C. There May Be Evidence Which Would Create a Genuine Issue of Material

Fact as to the Amount of Loss

Both Defendants' opposition brief and Defendant Chardon's affidavit dispute the payment amount by Plaintiff to Cashin, Attorney Miller, and DME's vendors. The Court agrees with the R&R that the prima facie evidence clause in the indemnity agreement places the burden of proof on Defendants, and thus the protections of Rule 56(d) should be afforded to Defendants if they make the showing necessary under that Rule. The Court concludes that it will allow Defendants further discovery on the issue of damages.

First, the Court finds that Defendants have pointed to discoverable evidence which might create a genuine issue of material fact over whether Plaintiff's payments to Cashin and Attorney Miller were made in good faith. After receiving the pertinent invoices and deposing Attorney Miller and a representative of Cashin, Defendants might uncover evidence which could support their claim that the payments made to Attorney Miller and Cashin for loss adjustment expenses were made in bad faith. While undertaking such discovery, Defendants might also uncover rebuttal evidence of Plaintiff's proof of payment to DME's vendors of $210,402.43.

The issue then becomes whether or not Defendants can point to good reason why such information has not yet been discovered. This is a close call because, as Plaintiff points out, Defendants could have already noticed the depositions and requested the documents which it says they now need. The Court is mindful, however, that Plaintiff's motion for summary judgment was filed with nearly four months of discovery remaining before the scheduled close of discovery on January 31, 2011. In order to timely oppose the summary judgment motion, Defendants were unable to rely on any information which it might have recovered during those final four months. In addition, because Magistrate Judge Smyser dealt with much of the pretrial management of this case, the Court finds his recommendation that further discovery is warranted to be particularly persuasive. Therefore, in the interest of justice, the Court will defer ruling on Plaintiff summary judgment motion on the issue of the damages pending limited discovery by Defendants.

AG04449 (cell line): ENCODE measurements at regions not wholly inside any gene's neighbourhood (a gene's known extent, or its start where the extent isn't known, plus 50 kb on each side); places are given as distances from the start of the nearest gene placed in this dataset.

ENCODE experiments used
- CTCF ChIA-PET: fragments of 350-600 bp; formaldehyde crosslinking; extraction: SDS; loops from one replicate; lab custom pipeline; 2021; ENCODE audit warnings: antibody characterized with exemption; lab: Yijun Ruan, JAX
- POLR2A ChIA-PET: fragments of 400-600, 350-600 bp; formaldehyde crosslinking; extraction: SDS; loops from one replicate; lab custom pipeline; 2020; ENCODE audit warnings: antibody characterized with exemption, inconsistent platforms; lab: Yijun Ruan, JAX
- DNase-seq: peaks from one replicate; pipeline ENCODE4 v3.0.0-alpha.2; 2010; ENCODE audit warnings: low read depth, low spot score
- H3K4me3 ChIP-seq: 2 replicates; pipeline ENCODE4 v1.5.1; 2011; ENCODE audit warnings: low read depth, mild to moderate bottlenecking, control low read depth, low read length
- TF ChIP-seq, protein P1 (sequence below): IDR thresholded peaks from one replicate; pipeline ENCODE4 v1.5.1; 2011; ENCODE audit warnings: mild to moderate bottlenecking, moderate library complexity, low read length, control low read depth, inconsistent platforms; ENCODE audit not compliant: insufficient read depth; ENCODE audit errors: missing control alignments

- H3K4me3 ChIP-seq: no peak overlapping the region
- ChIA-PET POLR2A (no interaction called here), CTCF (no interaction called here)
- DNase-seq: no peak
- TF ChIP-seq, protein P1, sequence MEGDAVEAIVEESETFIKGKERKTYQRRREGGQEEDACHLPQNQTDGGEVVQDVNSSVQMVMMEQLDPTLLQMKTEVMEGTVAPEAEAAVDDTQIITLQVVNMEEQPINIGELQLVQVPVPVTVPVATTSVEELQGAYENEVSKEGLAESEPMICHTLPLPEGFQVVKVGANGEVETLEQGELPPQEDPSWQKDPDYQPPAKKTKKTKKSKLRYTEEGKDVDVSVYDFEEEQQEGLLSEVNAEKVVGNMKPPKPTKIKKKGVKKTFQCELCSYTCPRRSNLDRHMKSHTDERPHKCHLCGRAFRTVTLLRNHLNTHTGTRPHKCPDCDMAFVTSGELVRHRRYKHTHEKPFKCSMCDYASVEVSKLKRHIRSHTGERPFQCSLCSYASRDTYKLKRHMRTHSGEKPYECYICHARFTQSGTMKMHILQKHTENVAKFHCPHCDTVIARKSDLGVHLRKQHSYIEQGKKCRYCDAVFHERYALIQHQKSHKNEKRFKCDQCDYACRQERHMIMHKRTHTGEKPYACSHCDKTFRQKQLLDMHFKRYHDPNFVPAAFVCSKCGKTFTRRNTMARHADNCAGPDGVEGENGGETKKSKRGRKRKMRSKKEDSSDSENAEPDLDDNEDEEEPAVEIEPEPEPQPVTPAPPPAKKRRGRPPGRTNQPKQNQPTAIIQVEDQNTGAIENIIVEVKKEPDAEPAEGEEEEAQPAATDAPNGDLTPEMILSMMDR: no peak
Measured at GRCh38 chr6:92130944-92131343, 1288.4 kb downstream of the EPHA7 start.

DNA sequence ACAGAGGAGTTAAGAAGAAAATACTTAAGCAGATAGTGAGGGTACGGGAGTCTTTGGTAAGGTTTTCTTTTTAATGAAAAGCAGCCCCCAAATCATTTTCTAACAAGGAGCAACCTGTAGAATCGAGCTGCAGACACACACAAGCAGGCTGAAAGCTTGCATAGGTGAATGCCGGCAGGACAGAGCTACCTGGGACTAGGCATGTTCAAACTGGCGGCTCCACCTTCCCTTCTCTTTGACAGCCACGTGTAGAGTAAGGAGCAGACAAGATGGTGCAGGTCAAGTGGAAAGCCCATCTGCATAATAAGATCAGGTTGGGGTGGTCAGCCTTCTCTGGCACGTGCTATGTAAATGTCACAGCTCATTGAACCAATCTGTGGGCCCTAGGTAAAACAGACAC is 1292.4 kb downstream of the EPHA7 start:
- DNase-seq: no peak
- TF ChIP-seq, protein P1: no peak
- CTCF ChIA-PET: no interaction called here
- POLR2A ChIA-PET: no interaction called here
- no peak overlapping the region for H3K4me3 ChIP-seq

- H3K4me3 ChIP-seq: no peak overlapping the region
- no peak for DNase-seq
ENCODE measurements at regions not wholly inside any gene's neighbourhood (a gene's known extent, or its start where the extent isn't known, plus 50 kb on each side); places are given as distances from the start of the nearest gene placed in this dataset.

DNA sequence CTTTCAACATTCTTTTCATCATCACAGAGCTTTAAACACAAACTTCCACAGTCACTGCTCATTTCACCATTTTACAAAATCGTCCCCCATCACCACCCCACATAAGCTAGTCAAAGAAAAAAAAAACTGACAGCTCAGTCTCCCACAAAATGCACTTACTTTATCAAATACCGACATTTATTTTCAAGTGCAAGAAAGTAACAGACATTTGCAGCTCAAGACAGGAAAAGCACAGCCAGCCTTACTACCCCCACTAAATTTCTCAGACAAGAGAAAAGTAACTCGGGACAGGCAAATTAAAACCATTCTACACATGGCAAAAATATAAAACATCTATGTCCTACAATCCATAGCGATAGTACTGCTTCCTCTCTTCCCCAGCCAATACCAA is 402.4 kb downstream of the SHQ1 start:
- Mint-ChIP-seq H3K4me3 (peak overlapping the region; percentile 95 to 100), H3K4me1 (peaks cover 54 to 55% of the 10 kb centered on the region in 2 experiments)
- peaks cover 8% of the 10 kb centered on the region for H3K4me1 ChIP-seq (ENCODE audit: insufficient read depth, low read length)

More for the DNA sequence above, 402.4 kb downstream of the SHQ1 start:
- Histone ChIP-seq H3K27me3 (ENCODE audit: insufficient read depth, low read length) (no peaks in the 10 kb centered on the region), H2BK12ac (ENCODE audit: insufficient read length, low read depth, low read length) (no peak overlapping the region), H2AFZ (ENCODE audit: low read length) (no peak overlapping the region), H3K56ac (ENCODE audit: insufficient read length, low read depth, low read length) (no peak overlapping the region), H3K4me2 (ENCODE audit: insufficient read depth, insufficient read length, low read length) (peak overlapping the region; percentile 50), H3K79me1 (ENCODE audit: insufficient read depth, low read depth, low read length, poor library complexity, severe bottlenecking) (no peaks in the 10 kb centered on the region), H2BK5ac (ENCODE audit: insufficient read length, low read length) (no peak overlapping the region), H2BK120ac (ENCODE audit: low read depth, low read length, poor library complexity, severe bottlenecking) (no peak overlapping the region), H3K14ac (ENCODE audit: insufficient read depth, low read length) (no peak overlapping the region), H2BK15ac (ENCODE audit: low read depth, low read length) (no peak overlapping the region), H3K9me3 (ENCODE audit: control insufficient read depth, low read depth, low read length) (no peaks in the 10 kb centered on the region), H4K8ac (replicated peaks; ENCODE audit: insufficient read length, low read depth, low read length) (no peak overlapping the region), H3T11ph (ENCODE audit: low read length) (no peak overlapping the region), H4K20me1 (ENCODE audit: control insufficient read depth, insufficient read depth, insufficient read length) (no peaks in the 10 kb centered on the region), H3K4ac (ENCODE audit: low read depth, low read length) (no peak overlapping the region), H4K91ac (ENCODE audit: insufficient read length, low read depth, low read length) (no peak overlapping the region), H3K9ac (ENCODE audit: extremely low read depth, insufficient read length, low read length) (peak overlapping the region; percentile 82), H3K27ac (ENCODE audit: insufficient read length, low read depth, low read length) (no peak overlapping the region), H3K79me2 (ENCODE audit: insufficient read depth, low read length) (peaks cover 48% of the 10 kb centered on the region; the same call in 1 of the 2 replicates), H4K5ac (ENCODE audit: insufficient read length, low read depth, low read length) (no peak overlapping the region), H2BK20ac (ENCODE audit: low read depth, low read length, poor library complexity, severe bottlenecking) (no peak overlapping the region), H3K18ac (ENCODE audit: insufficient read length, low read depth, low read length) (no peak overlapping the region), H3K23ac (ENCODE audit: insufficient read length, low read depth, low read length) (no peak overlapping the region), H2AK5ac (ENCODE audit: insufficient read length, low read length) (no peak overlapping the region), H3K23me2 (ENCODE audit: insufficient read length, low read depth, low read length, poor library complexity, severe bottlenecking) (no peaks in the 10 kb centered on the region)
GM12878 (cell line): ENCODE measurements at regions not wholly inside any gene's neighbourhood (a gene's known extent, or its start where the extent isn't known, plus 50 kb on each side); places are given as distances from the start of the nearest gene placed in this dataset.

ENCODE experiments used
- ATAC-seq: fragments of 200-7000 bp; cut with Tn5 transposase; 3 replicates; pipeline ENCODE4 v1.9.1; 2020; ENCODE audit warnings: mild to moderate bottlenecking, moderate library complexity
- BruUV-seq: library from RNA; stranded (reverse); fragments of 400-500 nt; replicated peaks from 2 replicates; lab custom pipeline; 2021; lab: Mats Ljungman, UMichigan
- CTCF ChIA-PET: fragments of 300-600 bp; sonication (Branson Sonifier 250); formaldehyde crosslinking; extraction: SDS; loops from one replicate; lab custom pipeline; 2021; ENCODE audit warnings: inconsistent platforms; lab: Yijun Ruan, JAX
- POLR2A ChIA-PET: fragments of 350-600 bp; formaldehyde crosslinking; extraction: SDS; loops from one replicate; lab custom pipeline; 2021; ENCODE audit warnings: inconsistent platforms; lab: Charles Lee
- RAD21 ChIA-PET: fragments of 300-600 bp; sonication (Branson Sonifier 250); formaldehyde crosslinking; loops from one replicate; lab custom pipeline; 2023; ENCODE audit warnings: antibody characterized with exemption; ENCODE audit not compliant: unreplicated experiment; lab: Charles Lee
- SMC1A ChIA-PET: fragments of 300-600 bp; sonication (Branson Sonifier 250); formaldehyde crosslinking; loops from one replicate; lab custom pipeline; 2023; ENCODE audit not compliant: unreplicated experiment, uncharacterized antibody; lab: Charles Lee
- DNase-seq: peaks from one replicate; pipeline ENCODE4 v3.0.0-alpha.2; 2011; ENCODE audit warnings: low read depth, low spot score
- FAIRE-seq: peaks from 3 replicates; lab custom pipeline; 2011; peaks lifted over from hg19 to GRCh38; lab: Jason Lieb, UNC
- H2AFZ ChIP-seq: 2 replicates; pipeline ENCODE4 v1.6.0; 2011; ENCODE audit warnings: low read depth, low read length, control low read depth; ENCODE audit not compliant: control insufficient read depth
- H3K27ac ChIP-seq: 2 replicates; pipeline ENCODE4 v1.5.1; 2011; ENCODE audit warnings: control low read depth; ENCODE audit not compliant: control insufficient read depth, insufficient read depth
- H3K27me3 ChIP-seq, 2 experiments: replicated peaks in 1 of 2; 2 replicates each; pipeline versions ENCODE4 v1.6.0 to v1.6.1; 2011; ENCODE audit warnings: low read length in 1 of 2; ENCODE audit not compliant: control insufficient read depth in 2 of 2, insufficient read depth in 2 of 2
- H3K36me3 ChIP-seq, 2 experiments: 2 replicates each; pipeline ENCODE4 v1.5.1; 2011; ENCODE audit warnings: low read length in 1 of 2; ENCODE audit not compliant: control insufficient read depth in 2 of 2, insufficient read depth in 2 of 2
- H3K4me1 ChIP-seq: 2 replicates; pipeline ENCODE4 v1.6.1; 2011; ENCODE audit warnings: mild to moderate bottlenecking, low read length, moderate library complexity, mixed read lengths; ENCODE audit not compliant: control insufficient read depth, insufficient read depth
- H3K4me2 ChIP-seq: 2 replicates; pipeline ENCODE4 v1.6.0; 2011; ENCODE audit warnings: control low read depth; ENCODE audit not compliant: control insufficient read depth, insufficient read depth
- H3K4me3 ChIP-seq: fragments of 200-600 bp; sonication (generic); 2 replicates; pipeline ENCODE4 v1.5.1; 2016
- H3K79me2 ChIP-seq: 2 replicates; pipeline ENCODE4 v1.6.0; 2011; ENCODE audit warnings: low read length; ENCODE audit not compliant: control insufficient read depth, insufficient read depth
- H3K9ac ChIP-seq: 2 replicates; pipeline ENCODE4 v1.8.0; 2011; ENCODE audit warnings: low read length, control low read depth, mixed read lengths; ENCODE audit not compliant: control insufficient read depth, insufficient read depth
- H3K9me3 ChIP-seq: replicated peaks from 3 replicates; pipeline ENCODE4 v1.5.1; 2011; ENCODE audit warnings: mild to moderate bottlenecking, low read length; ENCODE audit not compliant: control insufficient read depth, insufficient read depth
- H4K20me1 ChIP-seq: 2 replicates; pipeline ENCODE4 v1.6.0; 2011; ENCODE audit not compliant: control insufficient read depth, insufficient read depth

For the foregoing reasons, the Court will not adopt the R&R of Magistrate Judge Smyser. Plaintiff has established a prima facie case that Defendants breached the General Indemnity Agreement. Defendants have failed to point to any evidence on the record, or to make any argument, which would rebut that prima facie case. Therefore, the Court must grant that portion of Plaintiff's summary judgment motion. The Court will grant Defendants' request for further limited discovery on the issue of damages. Accordingly, the Court will defer ruling on this portion of the summary judgment motion pending the completion of limited discovery and supplemental briefing. An order consistent with this memorandum follows.



No. 1:09-cv-956

(Chief Judge Kane) (Magistrate Judge Smyser)


AND NOW, on this 18th day of February 2011, pursuant to the accompanying memorandum, it is HEREBY ORDERED THAT:

1. The Report and Recommendation (Doc. No. 77) is NOT ADOPTED.

2. Plaintiff's summary judgment motion is GRANTED as to Plaintiff's claim that Defendant breached the General Indemnity Agreement.

3. The Court will defer ruling on the damages portion of Plaintiff's summary judgment motion pending further limited discovery by Defendants. Specifically, Defendants shall have 60 days from the date of this order to pursue discovery as to Plaintiff's damages. To the extent that Defendants seek further discovery, they are directed to file a motion seeking leave.

4. At the close of the 60-day discovery period outlined above, Defendants are directed to file a supplemental brief in opposition to the summary judgment motion. The brief is due 30 days after discovery has closed. After Defendants' supplemental brief is filed, Plaintiff shall have 15 days to file a response brief.

5. The Clerk of Court shall defer entering judgment until all issues have been adjudicated.

6. All other pretrial motion deadlines are STAYED pending disposition of Plaintiff's motion for summary judgment.

Yvette Kane